To further illustrate US isolation on this Paris withdrawal, we are the lone county not to participate once the withdrawal becomes effective. We are also one of the biggest polluters, which seems fairly un-neighborly to thumb our nose at the rest of the world. Our country was also not invited to a climate change planning conference earlier this month in France. The US did have representation from several states, cities and business leaders who have picked up the baton the President dropped, but our government was not represented nor wanted.

My biggest fear going in with the bullying President was his not supporting climate change action. But, the greater fear is making the US a pariah in the world, someone who threatens other countries. If a country has a choice to deal with the US President or not, unless avoiding pain or accomplishing gain is compelling, the answer may be “no, thank you” more than it would have been before this President took office. Threats will not help in this cause, as illustrated at the UN.

China is benefitting from our retrenching position in the world. Xi Jinping is a more rational and trusted leader than the US President. Even domestic US leaders know not to trust the President at his word, including Republicans who suffer in silence. Lying and bullying are not admirable traits. Fortunately, leaders like Angela Merkel and Emmanuel Macron are picking up the mantle as true leaders of the Western world.

In closing, if there is a visual metaphor of the bullying US President, it occurred during a meeting with fellow NATO leaders in Brussels earlier this year. President Trump appeared to shove Prime Minister Milo Dukanovic of Montenegro aside in order to position himself front and center for photographers. A bull in a china shop, so to speak.

Wednesday Wanderings

One of my favorite hiking shirts draws comments given the slogan on the back – “all who wander are not lost.” In search for the right alliterative match to a Wednesday review of various and sundry topics, allow me to walk out “wanderings.” So, lace up your hiking boots and lets wander a bit.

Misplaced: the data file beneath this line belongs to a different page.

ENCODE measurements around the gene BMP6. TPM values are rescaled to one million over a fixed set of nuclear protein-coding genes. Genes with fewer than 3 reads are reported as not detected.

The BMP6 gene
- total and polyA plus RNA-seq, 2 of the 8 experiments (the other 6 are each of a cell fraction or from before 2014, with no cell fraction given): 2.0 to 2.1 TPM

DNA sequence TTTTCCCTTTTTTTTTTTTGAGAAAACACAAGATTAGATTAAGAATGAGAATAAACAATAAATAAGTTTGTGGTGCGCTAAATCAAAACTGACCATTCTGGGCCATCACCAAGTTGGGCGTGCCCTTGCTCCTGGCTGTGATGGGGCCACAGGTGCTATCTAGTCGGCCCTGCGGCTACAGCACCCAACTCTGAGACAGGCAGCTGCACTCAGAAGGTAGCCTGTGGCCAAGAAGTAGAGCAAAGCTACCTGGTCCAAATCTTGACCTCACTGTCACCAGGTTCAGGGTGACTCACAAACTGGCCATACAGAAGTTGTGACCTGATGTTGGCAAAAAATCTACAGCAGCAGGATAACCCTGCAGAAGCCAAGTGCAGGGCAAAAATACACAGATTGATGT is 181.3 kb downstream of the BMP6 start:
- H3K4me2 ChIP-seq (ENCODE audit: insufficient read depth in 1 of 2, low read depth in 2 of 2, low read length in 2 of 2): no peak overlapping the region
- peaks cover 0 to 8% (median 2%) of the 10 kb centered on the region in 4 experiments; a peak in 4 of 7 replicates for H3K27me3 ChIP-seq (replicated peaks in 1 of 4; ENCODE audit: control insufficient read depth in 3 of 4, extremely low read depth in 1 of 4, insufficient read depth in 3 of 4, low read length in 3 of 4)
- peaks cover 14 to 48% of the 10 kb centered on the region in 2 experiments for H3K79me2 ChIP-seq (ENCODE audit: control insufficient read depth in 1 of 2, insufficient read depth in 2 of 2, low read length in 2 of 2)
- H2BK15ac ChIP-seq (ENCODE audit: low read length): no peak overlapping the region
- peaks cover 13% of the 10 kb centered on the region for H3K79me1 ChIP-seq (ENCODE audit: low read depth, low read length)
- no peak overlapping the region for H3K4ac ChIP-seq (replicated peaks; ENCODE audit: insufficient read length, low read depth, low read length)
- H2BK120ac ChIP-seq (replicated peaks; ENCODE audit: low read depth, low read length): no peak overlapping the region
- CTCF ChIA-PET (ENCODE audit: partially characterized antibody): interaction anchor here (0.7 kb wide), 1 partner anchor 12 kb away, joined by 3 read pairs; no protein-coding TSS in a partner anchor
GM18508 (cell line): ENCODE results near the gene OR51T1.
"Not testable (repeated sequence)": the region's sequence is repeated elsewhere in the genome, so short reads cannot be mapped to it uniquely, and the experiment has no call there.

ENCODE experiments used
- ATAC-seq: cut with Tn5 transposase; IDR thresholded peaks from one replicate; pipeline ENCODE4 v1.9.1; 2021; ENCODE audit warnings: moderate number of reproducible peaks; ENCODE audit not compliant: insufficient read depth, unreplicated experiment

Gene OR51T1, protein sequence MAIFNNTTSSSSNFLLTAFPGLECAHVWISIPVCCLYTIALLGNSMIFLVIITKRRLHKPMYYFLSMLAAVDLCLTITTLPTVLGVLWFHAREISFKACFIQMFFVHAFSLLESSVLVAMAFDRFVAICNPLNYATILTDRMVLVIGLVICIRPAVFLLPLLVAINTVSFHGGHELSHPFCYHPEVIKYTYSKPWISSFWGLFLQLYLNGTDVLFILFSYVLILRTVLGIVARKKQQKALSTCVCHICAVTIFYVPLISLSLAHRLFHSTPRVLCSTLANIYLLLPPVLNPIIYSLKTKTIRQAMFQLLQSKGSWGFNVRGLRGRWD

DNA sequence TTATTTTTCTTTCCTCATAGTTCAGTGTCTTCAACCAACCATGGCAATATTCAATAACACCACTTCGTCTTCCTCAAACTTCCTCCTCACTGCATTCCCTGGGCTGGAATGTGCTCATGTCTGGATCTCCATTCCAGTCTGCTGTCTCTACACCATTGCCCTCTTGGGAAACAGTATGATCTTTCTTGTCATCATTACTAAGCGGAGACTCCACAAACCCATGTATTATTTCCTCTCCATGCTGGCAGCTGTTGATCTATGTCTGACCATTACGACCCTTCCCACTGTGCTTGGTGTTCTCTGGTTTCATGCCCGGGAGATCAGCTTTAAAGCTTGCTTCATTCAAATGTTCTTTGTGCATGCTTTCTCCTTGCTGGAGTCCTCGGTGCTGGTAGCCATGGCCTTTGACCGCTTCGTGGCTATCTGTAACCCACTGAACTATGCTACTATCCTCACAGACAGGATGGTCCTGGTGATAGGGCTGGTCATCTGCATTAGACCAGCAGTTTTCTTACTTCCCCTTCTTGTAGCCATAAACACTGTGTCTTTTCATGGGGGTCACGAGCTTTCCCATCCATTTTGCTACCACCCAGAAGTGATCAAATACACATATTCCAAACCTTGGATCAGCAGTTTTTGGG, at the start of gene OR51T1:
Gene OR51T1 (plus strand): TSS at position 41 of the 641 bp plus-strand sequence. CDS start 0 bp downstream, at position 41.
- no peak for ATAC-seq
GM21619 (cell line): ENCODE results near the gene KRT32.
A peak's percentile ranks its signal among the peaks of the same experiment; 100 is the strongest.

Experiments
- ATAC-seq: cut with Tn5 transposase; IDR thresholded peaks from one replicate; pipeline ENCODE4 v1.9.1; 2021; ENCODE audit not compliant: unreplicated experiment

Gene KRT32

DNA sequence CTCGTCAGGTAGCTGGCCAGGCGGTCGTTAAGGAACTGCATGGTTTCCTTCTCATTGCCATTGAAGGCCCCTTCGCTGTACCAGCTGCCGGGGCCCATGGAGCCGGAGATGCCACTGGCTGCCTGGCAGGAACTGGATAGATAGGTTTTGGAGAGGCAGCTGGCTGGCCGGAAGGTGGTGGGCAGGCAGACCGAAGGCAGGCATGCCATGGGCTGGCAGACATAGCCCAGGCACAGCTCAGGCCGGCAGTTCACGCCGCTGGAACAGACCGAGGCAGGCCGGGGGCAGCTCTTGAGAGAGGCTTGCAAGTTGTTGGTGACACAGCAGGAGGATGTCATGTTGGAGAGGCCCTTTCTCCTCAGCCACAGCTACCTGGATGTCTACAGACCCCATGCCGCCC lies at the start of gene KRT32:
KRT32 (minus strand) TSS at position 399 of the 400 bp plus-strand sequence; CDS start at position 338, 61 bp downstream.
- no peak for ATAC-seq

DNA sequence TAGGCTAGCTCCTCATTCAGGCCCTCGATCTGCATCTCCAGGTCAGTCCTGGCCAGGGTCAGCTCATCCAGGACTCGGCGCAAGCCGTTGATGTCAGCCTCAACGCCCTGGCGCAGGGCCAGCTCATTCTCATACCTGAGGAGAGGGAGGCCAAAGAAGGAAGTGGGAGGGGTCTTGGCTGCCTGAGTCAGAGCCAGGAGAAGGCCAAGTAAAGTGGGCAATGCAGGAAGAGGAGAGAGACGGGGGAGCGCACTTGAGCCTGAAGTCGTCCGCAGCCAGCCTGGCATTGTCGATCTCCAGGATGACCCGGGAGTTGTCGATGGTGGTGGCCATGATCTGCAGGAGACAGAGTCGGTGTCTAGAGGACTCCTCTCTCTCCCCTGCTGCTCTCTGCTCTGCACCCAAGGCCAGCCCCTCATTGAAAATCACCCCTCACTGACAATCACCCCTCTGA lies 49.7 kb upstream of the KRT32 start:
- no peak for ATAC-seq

Decency Won: The Senate vote in Alabama had a pleasant surprise with Doug Jones defeating Roy Moore in a close race. I applaud the citizens of Alabama for doing the right thing. Retiring Republican Senator Jeff Flake said, “Decency won.” This says it all. For those Moore proponents who say Moore is a fine man, that may be the case, but the three words that come to my mind are “bigotry, unlawfulness, pedophilia.” The middle word is overlooked as the former Judge was fired twice for disobeying the law. We all must obey the laws whether or not we agree with them, but especially our judges and senators. Jones is a good man and public servant.

Emmanuel Macron assumes a Climate Leadership role: A continuing frustration is the ceding by the US President of our leadership role in the world. Pulling out of the Paris Climate Change Accord is a key example of this, as the US President is too beholden to fossil fuel interests and money. French President Emmanuel Macron hosted a meeting this week where foreign leaders discussed dealing with climate change and a noticeable absence was Donald Trump, who was not invited. The US had people there, but not in a capacity of the federal government. The US is no longer at the adult table. Macron has followed through on inviting renowned scientists to conduct research in France and, out of eighteen grant recipients, 13 of them came from the US. Fortunately, good things are happening even in the US, but it would be nice if the federal government aided and abetted this important cause and did not throw up road blocks.

Nevada legislature reverses utility anti-neutral pricing on solar energy: In a huge change, the Nevada governor signed earlier this year a bipartisan law to overturn a highly contentious and job-impacting utility decision to pay solar energy homeowners less than they charge back for electricity. In short, when the sun shines more power is produced than needed and is sold to the utility. When the homeowner needs more electricity they buy it back from the utility who had been charging a higher rate after their decision. This cost jobs and new development and it did not take the legislature long to realize the sun shines a lot in Nevada and this is where the cheaper and cleaner energy future resides. So, they passed a law to get back to neutral pricing or close thereto, giving the utility a minor transaction fee. Now, the solar energy boon which stalled as a result of the utility action, has taken off again.

Joe Biden is a class act: Former Vice President Joe Biden is making the talk show circuit to discuss his new book about his relationship with his son Beau who died of brain cancer. When he stopped by “The View,” during the discussion Meghan McCain, daughter of Senator John McCain, broke down as she describe her father having the same cancer as Beau. Biden switched chairs with one of the co-hosts and comforted her and spoke to her and the audience. He said many encouraging words to give her hope and strength, but added her father was his best friend. If he ever needed him, John McCain would be there for him. His son Beau idolized McCain and spoke of his courage. Biden said John and him were brothers of a different father. They would argue over things, but deeply respect each other.

Thanks for wandering about with me. Please feel free to offer some of your reactions and wanderings.